Monday, December 30, 2019

The Ecstasy of the Mob

In his review of the 1946 French film Panique, critic Bilge Ebiri observes that mob behavior is often not an expression of panic, but of a “monstrous ecstasy.” Mobs are driven by a religious fervor that provides a high. Mob rage is a blissful drug. This is evident in the new Clint Eastwood film Richard Jewell. The movie tells the story of Richard Jewell, who was working security in Centennial Olympic Park in Atlanta in 1996 when he discovered a backpack containing a bomb and alerted law enforcement. The bomb exploded, and soon after the FBI and the media decided that Jewell was the main suspect. Jewell was completely exonerated later, when Eric Rudolph was found to have been the bomber. In 2006, Governor Sonny Perdue publicly thanked Jewell on behalf of the state of Georgia for saving those at the Olympics. Jewell died of heart failure on August 29, 2007, at age 44. 
In a remarkable recent Washington Post piece, CNN producer Henry Schuster, who helped hype the Jewell story in 1996, offers an apology to Jewell. “Writing an apology is not something journalists are used to doing,” Schuster notes.

It took me years just to open a document and type those few words. But with the release of “Richard Jewell,” Clint Eastwood’s new movie about the aftermath of the 1996 bombing in Atlanta’s Centennial Olympic Park, those of us who reported the story are doing a fresh round of soul-searching. No one emerged from the coverage with glory, although Jewell certainly deserved to.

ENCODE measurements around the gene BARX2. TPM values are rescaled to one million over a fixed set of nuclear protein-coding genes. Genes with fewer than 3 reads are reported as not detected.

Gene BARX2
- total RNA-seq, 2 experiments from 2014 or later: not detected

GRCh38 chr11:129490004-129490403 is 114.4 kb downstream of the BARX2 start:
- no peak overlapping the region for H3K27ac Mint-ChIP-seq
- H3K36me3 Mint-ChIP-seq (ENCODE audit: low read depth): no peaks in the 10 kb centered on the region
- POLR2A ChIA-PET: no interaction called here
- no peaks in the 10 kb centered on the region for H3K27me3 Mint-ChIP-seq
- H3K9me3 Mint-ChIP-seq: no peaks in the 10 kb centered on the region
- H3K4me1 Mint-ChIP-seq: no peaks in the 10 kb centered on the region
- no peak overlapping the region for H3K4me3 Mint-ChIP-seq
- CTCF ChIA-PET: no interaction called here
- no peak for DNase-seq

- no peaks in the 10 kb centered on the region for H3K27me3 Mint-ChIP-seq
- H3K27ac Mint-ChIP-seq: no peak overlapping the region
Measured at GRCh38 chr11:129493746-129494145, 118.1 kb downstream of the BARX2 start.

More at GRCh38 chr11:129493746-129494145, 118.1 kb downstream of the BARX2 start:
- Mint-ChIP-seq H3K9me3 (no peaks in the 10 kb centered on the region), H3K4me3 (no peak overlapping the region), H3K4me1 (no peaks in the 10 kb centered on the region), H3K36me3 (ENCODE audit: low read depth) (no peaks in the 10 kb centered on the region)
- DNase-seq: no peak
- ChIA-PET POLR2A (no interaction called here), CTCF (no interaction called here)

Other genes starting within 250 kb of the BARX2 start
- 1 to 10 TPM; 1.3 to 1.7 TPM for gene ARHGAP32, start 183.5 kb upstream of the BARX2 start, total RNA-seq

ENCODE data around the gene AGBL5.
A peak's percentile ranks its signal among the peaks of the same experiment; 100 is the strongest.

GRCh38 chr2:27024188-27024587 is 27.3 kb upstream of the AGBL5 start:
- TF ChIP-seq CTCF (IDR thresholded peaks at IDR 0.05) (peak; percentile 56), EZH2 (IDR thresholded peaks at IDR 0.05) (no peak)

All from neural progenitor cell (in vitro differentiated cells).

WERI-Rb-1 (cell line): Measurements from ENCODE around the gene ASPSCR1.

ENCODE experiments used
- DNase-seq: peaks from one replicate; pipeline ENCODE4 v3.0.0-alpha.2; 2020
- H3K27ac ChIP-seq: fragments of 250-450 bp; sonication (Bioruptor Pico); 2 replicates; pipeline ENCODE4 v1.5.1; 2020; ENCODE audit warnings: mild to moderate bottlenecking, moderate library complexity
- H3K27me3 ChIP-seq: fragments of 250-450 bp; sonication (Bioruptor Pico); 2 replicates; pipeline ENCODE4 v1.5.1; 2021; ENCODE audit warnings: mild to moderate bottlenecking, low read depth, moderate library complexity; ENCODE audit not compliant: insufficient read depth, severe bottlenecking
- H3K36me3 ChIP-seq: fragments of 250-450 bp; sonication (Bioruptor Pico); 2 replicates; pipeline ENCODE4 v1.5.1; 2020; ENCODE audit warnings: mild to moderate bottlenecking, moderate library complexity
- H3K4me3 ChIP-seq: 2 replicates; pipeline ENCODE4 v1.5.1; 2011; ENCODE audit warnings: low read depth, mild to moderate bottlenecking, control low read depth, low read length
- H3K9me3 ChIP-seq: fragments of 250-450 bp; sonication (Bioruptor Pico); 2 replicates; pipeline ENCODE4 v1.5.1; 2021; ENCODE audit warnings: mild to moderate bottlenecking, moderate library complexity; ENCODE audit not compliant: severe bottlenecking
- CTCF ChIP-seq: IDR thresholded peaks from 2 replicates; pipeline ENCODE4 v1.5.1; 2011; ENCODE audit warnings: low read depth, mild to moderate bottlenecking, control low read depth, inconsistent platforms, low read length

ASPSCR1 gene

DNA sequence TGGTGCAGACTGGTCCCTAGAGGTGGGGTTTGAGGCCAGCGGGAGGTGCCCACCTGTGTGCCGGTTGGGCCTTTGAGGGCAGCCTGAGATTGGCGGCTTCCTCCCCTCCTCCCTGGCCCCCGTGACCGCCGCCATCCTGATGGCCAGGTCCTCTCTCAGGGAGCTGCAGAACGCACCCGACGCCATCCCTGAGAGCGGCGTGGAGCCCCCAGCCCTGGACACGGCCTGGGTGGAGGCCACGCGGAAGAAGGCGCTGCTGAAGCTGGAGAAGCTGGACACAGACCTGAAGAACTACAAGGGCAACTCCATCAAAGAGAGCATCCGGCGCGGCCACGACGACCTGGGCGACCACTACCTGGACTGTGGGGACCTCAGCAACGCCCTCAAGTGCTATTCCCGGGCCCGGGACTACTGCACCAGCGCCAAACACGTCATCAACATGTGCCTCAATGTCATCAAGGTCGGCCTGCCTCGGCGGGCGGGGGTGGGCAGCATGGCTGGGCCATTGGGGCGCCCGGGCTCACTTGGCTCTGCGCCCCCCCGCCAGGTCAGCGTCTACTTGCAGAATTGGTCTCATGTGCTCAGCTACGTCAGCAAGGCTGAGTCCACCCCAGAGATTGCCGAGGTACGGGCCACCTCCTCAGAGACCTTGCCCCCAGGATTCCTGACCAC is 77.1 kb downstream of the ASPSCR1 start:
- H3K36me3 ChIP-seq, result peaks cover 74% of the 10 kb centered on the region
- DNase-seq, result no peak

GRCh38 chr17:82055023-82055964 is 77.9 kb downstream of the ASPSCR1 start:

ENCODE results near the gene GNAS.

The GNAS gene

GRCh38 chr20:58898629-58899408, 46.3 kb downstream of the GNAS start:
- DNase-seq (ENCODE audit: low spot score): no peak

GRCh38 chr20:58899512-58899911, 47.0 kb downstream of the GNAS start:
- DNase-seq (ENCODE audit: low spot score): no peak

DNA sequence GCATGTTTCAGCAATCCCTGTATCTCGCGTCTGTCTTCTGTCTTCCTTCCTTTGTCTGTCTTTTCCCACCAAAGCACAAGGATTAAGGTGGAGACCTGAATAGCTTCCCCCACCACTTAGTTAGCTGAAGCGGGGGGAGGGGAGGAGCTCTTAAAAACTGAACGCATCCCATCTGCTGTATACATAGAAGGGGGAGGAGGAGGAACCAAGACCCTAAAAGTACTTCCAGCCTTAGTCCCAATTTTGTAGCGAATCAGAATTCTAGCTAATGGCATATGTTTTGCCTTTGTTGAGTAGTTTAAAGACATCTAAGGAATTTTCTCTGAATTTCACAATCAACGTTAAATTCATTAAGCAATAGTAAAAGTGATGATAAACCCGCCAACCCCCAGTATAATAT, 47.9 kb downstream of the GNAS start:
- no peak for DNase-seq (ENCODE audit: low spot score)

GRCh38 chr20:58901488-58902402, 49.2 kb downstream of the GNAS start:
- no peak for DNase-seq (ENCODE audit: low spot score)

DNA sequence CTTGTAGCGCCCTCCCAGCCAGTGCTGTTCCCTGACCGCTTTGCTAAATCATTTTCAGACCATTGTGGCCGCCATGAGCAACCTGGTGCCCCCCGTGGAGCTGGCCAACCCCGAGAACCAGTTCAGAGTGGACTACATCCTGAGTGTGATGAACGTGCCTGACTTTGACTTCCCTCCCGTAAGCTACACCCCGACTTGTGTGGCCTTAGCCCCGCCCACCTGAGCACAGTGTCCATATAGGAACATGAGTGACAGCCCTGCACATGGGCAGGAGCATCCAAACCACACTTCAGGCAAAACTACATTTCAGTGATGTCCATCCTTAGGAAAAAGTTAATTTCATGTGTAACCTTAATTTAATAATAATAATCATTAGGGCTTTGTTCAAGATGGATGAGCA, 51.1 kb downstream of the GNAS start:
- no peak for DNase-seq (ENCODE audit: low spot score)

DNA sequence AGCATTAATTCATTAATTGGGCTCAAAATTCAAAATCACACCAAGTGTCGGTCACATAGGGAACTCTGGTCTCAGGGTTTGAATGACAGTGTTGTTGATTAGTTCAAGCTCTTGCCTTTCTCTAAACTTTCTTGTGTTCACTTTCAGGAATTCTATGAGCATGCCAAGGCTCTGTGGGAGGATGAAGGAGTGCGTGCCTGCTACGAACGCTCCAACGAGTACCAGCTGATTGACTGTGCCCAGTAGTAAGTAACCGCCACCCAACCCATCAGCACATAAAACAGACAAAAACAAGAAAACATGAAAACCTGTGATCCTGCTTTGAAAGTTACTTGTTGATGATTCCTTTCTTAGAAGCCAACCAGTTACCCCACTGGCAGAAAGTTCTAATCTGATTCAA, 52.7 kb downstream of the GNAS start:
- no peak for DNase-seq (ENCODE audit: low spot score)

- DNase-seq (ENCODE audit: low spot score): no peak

Schuster recalls how after the FBI declared Jewell a suspect, the media was off and running: “The Atlanta paper reported it, we ran it over and over as breaking news, and those thousands of reporters covering the Olympics had their lead. By the next day, Jewell was notorious worldwide. (Now, with social media, a reputation can be destroyed in nanoseconds.)” 
Even before the Internet age, fallen and imperfect human beings were prone to outbursts of dangerous hysteria. Years before Eastwood’s Richard Jewell we had the great film Panique, recently rereleased in a beautiful new Criterion Collection edition. Mobs are fueled, notes Ebiri, by a “gleeful hysteria”—the “cruel madness of rumor, fear and spite. . . . It’s almost like these people want to wallow in their hatred, that the collective hatred and malevolence revealed in the final act is welcome. Their eyes glow with giddy delight at being able to torment and hound the other.” Joker has been called a mirror of our times, but Panique provides a more accurate reflection. (Read more.)

1 comment:

julygirl said...

The various news media have shamed themselves over and over but do not seem to learn from it and correct themselves in their desperation for a 'scoop'. As for the FBI, recently hailed by current news media as being the epitome of truth, justice and the American way, also continue to shame themselves and flagrantly declare untruths, injustices toward innocent American citizens.